Massud Mossaheb is an elderly Iranian-Austrian dual national based in Vienna. His close family includes Iranians prominent in mathematics, literature, and politics. Massud moved from Iran to Austria in 1965 and attained a doctorate in mechanical engineering from the Vienna University of Technology.
Following Iran’s Islamic Revolution in 1979, Massud developed strong relationships with Iran’s embassy in Vienna. He spent more than two decades more than 20 years selling Iranian airline communications equipment and spare parts.
Mossaheb established the Iranian-Austrian Friendship Society (ÖIG) in 1991 with the assistance of the Austrian and Iranian foreign ministers at the time. The society names as one of its focuses, “developing economic relations between the two countries, with ÖIG acting in close cooperation with the Austrian Federal Economic Chamber and the Tehran Foreign Trade Office. ÖIG has numerous contacts with Iranian authorities and can informally assist in initiating and maintaining contacts.”
The regime arrested Mossaheb in late January of 2019 when he traveled to Iran with a delegation from MedAustron, an Austrian radiation therapy and research firm seeking to establish a center in Iran. The CEO of ÖIG expressed surprise that the Iranians took Mossaheb as a hostage, given the latter’s devotion to building Iranian-Austrian cooperation. He said, “[T]here is no connection”… between Mossaheb’s arrest and his consulting work for the MedAustron project.
Treatment in Prison
Mossaheb reportedly is held in Tehran’s notoriously brutal Evin Prison, where he was placed in solitary confinement for weeks and denied access to legal counsel. Because Iran does not recognize dual citizenship, Mossaheb has not been granted Austrian consular access.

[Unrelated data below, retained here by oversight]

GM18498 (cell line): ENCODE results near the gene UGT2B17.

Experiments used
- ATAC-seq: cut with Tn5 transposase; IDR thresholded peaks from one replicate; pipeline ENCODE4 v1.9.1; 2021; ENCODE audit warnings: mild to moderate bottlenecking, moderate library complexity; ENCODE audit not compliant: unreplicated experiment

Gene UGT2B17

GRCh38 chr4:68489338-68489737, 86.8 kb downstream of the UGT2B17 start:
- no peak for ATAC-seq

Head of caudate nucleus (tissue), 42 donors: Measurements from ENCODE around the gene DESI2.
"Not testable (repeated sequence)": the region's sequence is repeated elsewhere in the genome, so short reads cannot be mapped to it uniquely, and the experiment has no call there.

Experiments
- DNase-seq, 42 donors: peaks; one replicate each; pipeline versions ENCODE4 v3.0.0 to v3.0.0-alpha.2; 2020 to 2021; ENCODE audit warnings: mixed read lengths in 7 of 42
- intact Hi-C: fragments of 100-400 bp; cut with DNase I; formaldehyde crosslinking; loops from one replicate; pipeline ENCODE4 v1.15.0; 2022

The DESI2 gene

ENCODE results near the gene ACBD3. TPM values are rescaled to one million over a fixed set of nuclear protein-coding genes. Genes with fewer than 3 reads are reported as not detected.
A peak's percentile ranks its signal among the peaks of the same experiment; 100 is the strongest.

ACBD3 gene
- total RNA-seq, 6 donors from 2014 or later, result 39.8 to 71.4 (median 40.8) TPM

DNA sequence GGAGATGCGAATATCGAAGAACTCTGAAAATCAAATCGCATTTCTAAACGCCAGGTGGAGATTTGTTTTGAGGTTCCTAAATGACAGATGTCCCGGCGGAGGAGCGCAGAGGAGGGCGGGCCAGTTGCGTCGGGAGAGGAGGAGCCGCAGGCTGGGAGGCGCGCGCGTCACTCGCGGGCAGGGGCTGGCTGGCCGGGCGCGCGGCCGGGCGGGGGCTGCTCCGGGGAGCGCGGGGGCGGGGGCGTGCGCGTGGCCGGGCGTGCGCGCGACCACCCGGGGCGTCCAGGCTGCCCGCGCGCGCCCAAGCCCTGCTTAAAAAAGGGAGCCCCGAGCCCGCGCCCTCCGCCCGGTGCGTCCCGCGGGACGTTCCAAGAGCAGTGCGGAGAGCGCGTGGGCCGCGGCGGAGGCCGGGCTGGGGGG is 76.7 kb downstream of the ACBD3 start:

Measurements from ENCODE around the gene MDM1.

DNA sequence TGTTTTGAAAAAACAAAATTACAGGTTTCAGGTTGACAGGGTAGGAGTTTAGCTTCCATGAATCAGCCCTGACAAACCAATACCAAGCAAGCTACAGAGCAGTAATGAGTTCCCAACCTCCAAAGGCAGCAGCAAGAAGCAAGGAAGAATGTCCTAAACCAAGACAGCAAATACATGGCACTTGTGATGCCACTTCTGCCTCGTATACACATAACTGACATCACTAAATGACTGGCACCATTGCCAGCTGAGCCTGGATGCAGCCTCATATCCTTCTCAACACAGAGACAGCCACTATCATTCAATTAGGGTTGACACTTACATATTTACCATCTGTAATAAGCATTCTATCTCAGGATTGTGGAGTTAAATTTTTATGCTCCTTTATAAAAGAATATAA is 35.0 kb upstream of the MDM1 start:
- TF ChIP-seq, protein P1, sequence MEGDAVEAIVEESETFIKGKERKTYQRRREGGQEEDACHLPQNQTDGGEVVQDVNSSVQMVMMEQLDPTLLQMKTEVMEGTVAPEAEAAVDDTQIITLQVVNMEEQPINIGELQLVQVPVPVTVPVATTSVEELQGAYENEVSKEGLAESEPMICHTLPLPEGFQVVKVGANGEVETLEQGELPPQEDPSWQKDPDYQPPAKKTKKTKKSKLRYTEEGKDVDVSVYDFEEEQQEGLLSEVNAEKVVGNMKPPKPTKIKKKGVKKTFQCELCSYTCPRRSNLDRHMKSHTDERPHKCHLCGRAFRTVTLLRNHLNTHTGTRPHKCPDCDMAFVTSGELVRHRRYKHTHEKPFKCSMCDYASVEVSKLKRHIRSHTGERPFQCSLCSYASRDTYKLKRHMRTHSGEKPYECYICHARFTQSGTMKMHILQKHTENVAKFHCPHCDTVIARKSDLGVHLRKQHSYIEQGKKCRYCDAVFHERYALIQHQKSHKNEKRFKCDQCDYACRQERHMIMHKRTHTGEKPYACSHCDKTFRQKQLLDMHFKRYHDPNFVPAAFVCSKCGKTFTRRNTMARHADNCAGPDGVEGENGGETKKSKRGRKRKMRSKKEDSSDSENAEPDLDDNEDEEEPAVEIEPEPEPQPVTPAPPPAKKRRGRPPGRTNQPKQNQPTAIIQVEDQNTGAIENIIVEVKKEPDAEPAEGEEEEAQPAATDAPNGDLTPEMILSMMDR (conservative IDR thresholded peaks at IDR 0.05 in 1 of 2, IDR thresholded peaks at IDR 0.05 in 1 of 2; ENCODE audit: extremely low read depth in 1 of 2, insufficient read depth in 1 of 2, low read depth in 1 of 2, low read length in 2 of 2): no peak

Charges, Trial, and Sentencing
Mossaheb languished in prison for close to one year before his trial, which commenced on January 4, 2020. On May 20, the Revolutionary Court sentenced him to ten years’ imprisonment for espionage. An appeals court upheld Mossaheb’s sentence on July 13, 2020.
The Austrian government is in touch with Mossaheb’s family and has tried to use “silent diplomacy” to get Mossaheb released, to no avail. In July of 2019, Austrian Foreign Minister Alexander Schallenberg contacted his Iranian counterpart, the supposedly moderate Mohammad Javad Zarif, seeking his help to free Mossaheb. On July 31, 2019, seven months after his arrest, an Austrian foreign ministry spokesman said his government had insisted—unsuccessfully—that Tehran release Mossaheb on the bases of humanitarianism and his age.
Former Austrian Defense Minister Werner Fasslabend, president of the ÖIG, urged Iranian President Hassan Rouhani and Foreign Minister Mohammad Javad Zarif to enforce “clarity and the rule-of-law principles” in this “absolutely incomprehensible and absurd matter.”